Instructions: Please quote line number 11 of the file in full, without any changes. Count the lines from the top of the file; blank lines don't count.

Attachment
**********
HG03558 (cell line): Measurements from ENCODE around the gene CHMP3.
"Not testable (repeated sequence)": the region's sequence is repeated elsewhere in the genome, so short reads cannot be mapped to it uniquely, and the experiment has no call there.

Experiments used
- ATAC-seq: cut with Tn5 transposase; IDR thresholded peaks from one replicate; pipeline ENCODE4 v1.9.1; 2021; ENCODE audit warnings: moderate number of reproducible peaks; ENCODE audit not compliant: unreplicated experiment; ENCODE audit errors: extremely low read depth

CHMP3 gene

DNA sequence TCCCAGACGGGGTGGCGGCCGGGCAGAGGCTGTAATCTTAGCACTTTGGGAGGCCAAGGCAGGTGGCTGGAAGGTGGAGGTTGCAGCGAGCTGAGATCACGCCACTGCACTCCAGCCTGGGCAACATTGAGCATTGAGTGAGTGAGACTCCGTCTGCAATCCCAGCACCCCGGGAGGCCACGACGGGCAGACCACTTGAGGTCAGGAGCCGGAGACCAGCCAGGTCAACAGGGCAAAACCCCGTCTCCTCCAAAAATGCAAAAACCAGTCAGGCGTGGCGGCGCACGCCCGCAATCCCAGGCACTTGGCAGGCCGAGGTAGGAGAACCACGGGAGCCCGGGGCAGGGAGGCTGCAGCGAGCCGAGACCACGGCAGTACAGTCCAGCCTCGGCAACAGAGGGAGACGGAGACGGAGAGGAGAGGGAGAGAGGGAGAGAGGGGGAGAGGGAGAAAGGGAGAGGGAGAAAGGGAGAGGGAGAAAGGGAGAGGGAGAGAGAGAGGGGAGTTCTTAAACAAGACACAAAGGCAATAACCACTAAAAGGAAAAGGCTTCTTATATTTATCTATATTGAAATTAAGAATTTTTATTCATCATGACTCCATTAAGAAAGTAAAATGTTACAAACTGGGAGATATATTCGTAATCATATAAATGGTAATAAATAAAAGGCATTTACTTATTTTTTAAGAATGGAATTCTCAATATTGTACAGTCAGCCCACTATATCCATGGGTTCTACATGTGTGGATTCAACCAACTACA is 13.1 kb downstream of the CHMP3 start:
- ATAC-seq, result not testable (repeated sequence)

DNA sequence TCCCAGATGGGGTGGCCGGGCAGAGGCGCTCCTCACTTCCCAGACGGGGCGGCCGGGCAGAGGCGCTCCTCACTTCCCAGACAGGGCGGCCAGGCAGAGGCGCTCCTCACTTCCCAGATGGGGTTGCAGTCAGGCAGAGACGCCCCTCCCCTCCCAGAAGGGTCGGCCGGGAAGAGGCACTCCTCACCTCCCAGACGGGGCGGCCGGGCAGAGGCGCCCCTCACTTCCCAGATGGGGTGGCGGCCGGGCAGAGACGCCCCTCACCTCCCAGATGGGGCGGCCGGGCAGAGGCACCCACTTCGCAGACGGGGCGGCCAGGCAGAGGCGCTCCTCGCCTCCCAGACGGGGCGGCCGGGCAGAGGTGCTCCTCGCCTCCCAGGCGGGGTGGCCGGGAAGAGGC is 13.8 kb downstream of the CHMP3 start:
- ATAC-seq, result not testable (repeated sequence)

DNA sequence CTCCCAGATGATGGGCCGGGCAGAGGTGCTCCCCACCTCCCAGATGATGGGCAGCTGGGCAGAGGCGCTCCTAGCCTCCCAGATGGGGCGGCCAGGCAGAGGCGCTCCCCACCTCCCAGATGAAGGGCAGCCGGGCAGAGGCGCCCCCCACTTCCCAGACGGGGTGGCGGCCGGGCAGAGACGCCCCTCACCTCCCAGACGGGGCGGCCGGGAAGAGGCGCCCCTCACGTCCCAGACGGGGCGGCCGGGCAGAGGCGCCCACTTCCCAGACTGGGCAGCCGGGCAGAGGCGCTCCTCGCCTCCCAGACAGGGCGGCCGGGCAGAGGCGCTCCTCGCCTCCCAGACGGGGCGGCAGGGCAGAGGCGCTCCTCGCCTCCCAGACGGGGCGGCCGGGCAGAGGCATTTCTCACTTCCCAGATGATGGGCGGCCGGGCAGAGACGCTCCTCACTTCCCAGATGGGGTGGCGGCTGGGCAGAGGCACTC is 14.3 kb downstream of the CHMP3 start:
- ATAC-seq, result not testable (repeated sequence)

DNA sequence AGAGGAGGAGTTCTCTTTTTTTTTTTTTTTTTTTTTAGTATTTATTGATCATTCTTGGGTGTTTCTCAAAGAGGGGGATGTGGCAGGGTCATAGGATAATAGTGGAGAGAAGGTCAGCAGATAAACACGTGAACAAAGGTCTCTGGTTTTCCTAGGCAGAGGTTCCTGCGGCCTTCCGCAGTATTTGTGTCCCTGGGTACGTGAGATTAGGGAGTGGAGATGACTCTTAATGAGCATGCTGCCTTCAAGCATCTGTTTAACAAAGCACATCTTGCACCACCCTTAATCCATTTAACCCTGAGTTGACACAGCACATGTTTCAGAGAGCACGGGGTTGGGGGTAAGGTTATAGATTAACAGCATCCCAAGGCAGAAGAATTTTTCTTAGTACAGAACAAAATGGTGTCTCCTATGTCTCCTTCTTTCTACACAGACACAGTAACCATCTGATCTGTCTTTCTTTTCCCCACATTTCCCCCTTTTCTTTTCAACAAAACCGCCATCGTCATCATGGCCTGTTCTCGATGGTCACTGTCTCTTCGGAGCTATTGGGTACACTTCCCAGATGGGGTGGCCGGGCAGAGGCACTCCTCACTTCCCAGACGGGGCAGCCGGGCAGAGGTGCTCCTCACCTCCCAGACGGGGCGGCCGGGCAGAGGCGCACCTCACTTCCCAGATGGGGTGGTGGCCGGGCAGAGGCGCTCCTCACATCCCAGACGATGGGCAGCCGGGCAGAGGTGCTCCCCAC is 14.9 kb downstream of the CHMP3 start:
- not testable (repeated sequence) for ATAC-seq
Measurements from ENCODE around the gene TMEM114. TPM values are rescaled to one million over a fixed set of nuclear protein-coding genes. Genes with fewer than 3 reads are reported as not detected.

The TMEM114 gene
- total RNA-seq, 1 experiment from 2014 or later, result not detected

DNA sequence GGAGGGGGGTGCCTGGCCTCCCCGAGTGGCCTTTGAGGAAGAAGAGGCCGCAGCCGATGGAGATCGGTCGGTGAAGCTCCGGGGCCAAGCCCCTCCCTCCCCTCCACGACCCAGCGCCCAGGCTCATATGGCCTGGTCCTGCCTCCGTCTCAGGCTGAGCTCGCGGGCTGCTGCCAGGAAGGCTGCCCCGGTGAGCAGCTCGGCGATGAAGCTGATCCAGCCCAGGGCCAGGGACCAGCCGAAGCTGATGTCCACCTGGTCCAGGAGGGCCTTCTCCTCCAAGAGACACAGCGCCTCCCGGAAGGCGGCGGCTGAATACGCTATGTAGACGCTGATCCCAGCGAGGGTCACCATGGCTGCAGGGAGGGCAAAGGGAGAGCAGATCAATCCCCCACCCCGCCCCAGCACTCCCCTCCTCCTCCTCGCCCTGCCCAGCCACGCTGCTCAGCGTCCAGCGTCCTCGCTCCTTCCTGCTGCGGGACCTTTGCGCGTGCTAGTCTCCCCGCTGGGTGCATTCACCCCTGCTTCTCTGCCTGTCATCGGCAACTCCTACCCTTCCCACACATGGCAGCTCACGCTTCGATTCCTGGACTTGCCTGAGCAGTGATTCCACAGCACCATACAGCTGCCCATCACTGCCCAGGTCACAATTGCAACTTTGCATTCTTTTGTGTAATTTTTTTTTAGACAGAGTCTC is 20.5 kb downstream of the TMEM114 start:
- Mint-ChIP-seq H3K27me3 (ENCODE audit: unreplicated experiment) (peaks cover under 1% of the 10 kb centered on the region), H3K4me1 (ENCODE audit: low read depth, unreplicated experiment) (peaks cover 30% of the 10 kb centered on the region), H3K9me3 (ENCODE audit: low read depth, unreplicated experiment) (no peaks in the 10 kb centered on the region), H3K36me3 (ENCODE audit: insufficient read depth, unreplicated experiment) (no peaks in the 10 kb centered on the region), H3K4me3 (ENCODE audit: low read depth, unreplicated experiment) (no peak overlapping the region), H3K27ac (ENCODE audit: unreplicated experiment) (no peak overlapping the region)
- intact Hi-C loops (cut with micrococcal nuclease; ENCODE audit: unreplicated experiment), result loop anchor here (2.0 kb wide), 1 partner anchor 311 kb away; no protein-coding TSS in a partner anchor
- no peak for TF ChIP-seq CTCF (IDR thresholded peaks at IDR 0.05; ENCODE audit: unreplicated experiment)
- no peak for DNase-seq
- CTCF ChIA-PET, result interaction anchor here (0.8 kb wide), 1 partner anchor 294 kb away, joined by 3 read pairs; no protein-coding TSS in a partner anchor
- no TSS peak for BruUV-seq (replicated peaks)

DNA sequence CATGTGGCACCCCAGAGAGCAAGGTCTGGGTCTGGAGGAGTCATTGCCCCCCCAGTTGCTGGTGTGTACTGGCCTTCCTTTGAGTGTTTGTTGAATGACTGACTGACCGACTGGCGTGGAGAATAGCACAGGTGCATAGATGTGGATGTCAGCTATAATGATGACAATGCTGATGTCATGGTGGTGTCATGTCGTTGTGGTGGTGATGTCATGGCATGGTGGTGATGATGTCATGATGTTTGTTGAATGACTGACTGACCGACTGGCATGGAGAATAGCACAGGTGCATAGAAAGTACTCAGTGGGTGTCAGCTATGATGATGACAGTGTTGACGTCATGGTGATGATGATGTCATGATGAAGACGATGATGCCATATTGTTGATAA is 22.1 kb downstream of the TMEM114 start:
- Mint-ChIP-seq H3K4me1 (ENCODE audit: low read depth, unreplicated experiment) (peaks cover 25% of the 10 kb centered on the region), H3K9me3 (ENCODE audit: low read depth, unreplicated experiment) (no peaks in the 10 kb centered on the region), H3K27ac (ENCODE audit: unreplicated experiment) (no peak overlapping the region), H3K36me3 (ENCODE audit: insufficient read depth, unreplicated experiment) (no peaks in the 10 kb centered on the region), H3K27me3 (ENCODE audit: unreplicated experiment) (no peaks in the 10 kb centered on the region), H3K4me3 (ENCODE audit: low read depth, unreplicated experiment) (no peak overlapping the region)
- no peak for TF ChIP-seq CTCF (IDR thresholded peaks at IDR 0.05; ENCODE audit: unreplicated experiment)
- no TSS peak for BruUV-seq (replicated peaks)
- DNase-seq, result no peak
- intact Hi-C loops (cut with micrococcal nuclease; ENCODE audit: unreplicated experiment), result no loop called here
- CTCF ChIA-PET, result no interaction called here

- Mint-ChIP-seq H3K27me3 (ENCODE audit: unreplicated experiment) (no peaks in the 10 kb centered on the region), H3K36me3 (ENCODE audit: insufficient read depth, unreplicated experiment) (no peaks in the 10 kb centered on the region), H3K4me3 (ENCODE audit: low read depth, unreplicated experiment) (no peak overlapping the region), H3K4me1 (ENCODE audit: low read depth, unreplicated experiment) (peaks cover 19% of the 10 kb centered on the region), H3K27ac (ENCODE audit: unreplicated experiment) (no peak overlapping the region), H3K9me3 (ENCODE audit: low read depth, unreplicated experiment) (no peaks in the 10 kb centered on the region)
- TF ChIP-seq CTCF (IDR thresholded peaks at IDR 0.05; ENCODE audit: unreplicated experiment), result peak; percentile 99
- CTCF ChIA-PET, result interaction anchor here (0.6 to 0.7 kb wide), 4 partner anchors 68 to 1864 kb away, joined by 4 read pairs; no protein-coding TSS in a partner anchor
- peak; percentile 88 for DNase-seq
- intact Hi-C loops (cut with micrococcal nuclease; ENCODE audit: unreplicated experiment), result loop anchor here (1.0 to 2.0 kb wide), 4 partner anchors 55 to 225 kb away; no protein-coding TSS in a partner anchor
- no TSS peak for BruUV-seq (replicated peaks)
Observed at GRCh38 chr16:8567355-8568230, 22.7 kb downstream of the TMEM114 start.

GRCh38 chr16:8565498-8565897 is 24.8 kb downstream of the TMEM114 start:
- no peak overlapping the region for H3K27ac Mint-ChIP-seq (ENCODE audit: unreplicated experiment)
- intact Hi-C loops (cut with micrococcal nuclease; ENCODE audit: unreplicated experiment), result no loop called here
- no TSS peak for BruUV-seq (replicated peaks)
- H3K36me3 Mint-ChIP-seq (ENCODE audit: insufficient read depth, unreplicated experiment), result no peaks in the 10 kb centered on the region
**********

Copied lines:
- ATAC-seq, result not testable (repeated sequence)